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Table of Contents
Year : 2020  |  Volume : 11  |  Issue : 1  |  Page : 47-48

Core clinical characteristics of neuromyelitis optica spectrum disorder mnemonic

Department of Neurology; Department of Medicine, Federal University of Santa Maria, Santa Maria, Rio Grande Do Sul, Brazil

Date of Submission14-Nov-2019
Date of Acceptance04-Dec-2019
Date of Web Publication12-Feb-2020

Correspondence Address:
Mr. Jamir Pitton Rissardo
Rua Roraima, Santa Maria, Rio Grande Do Sul
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Source of Support: None, Conflict of Interest: None

DOI: 10.4103/INJMS.INJMS_140_19

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How to cite this article:
Rissardo JP, Caprara AL. Core clinical characteristics of neuromyelitis optica spectrum disorder mnemonic. Indian J Med Spec 2020;11:47-8

How to cite this URL:
Rissardo JP, Caprara AL. Core clinical characteristics of neuromyelitis optica spectrum disorder mnemonic. Indian J Med Spec [serial online] 2020 [cited 2023 Jan 30];11:47-8. Available from: http://www.ijms.in/text.asp?2020/11/1/47/278091

Dear Editor,

We read the article entitled “Area postrema syndrome: A lesser known variant of neuromyelitis optica spectrum disorder” on the esteemed “Indian Journal of Medical Specialities” with great interest. Mittal et al. reported the first case of area postrema syndrome in an adult female from India.[1]

Here, we would like to provide the mnemonic “brain stem more neuromyelitis optica spectrum disorder (NMOSD)” and [Figure 1] for help to remember the core clinical characteristics for the diagnosis of NMOSD [Table 1].[2]
Figure 1: Schematic diagram of the core clinical characteristics of neuromyelitis optica spectrum disorder. 1: Brain stem, 2: nausea, 3: myelitis, 4: optic, 5: specific cerebral lesion, 6: diencephalic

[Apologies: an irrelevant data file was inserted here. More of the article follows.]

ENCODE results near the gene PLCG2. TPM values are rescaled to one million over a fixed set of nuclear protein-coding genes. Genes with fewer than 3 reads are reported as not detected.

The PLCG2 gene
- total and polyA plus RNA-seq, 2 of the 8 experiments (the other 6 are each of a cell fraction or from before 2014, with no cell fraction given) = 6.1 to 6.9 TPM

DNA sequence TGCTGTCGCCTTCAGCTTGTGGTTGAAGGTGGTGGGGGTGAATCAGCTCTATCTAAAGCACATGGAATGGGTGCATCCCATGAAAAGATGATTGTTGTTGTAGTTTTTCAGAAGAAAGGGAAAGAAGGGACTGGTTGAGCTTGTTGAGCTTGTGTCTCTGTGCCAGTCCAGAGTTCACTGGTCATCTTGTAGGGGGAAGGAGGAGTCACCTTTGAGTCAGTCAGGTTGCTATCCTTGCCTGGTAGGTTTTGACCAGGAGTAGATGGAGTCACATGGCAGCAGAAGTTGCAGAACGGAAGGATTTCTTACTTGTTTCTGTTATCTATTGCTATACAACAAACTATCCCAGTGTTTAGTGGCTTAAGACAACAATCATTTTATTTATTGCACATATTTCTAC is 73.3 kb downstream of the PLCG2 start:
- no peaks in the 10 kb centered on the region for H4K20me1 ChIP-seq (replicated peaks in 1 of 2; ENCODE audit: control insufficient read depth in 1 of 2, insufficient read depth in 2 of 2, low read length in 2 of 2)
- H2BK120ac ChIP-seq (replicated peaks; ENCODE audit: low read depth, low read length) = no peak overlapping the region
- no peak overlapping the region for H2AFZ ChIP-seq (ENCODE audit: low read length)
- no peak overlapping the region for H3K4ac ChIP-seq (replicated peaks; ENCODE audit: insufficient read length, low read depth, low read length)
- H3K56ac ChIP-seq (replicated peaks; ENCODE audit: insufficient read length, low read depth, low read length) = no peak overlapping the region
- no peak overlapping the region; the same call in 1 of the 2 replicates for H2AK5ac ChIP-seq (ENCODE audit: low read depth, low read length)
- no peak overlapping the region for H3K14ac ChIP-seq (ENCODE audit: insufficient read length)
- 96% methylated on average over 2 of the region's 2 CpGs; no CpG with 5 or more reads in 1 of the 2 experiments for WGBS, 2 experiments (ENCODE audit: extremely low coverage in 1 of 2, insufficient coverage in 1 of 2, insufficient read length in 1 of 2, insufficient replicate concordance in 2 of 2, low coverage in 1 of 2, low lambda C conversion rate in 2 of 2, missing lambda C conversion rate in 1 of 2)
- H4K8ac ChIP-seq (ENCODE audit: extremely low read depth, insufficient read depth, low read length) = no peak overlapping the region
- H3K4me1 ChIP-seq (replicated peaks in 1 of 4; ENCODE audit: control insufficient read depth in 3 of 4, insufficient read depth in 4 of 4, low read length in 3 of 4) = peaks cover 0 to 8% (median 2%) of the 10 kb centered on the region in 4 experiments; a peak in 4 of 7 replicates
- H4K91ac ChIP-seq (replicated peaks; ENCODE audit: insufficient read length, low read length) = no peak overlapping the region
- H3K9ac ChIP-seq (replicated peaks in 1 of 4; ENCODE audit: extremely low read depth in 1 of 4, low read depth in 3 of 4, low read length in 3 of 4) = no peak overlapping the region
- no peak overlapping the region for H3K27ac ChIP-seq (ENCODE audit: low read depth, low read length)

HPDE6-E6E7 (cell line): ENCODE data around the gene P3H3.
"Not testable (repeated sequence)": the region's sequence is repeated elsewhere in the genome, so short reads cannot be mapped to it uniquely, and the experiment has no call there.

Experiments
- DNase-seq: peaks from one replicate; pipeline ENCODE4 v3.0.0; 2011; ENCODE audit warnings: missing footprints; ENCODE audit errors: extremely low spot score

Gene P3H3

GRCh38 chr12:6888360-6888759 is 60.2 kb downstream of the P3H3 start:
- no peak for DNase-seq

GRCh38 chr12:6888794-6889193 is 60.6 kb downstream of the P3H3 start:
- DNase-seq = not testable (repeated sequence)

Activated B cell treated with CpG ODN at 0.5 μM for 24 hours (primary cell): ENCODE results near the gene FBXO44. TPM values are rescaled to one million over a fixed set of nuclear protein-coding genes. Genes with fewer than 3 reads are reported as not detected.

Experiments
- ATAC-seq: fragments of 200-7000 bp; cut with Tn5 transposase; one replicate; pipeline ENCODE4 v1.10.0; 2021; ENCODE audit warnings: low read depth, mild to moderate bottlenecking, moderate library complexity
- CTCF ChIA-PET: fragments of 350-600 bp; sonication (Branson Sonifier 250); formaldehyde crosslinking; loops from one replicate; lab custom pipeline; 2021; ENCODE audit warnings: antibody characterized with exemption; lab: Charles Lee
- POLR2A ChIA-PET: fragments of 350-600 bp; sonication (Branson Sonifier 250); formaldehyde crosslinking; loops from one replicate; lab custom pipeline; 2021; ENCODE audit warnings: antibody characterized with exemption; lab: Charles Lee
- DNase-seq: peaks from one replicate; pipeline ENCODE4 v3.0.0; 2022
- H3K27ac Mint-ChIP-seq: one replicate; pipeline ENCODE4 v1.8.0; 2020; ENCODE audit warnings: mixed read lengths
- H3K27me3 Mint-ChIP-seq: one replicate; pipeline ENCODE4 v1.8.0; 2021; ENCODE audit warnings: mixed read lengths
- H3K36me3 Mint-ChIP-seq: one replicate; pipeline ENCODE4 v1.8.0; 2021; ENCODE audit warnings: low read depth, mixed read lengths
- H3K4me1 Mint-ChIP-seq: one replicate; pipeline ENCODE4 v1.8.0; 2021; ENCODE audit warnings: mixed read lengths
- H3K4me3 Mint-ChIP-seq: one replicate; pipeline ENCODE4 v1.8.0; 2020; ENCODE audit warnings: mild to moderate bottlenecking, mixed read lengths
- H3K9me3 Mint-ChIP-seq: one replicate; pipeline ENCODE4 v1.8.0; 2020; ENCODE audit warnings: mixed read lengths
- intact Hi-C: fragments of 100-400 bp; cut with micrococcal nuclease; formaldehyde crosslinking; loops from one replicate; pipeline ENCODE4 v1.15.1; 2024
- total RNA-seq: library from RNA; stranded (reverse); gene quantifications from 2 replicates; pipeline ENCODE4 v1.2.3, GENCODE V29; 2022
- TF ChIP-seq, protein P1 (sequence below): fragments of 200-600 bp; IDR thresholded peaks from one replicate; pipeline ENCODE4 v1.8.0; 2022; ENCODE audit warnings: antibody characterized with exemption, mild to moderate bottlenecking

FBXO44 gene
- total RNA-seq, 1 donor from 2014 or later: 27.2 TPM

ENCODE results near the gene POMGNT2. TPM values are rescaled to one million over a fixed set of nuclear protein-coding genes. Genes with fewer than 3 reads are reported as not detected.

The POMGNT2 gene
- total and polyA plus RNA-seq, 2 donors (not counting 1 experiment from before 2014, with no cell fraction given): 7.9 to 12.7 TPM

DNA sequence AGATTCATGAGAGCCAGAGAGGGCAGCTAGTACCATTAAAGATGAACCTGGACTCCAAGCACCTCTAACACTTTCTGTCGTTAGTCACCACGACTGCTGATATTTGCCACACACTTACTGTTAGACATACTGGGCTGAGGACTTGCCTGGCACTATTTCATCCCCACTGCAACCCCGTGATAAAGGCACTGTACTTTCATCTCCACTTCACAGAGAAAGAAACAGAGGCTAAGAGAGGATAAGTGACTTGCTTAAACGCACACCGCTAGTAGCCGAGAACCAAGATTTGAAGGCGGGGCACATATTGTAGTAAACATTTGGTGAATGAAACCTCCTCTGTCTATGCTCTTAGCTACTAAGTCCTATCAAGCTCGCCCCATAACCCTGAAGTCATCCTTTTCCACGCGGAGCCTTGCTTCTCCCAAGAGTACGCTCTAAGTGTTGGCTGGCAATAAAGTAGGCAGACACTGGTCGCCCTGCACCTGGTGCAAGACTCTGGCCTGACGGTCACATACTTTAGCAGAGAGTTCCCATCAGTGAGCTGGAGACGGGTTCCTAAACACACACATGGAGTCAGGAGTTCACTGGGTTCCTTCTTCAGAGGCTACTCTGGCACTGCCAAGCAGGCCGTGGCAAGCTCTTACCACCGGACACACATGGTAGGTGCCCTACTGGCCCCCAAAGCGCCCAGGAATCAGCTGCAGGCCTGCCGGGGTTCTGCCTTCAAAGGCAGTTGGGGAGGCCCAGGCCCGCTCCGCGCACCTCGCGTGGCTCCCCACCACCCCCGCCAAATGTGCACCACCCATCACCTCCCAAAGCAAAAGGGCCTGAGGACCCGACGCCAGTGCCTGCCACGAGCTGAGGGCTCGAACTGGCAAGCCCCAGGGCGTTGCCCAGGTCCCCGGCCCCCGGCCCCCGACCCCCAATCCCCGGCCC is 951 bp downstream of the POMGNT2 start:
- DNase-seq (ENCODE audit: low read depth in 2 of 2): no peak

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Table 1: Neuromyelitis optica spectrum disorder diagnostic criteria for adult patients with AQ4-IgG

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The area postrema is one of the circumventricular organs which are organs with highly permeable capillaries. It allows that this structure of the medulla oblongata is able to function as a sensor for circulating chemical messengers as well as integrating neural inputs in the brain stem. The area postrema is well known as the part of the brain stem that controls vomiting.[3] In addition, it was already reported in case reports in association with cyclical vomits, where was observed a focal lesion in the area postrema and the patient was successfully managed with medical marijuana.[4] However, besides vomits and neuromyelitis optica, this region is also associated with fetal maturation, tumors, and growth. Sarnat et al. studied human fetal brains at autopsy in the three trimesters; they found that this exhibited cytologic maturity and synaptic circuitry throughout the gestation and during the postnatal months.[5]

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There are no conflicts of interest.

  References Top

Mittal GK, Sekhar S, Mathew JJ, Singhdev J. Area postrema syndrome: A lesser known variant of neuromyelitis optica spectrum disorder. Indian J Med Spec 2019;10:222-4.  Back to cited text no. 1
  [Full text]  
Wingerchuk DM, Banwell B, Bennett JL, Cabre P, Carroll W, Chitnis T, et al. International consensus diagnostic criteria for neuromyelitis optica spectrum disorders. Neurology 2015;85:177-89.  Back to cited text no. 2
Popescu BF, Lennon VA, Parisi JE, Howe CL, Weigand SD, Cabrera-Gómez JA, et al. Neuromyelitis optica unique area postrema lesions: Nausea, vomiting, and pathogenic implications. Neurology 2011;76:1229-37.  Back to cited text no. 3
Hirsch E, Gierlich J, Glants E, Sheikh T, Duran D, Krishna R. Cyclical Vomiting Associated with a Focal Lesion of the Area Postrema Successfully Managed with Medical Marijuana (P3. 9-053). AAN Enterprises; 2019.  Back to cited text no. 4
Sarnat HB, Flores-Sarnat L, Boltshauser E. Area Postrema: Fetal Maturation, Tumors, Vomiting Center, Growth, Role in Neuromyelitis Optica. Pediatr Neurol 2019;94:21-31.  Back to cited text no. 5


  [Figure 1]

  [Table 1]


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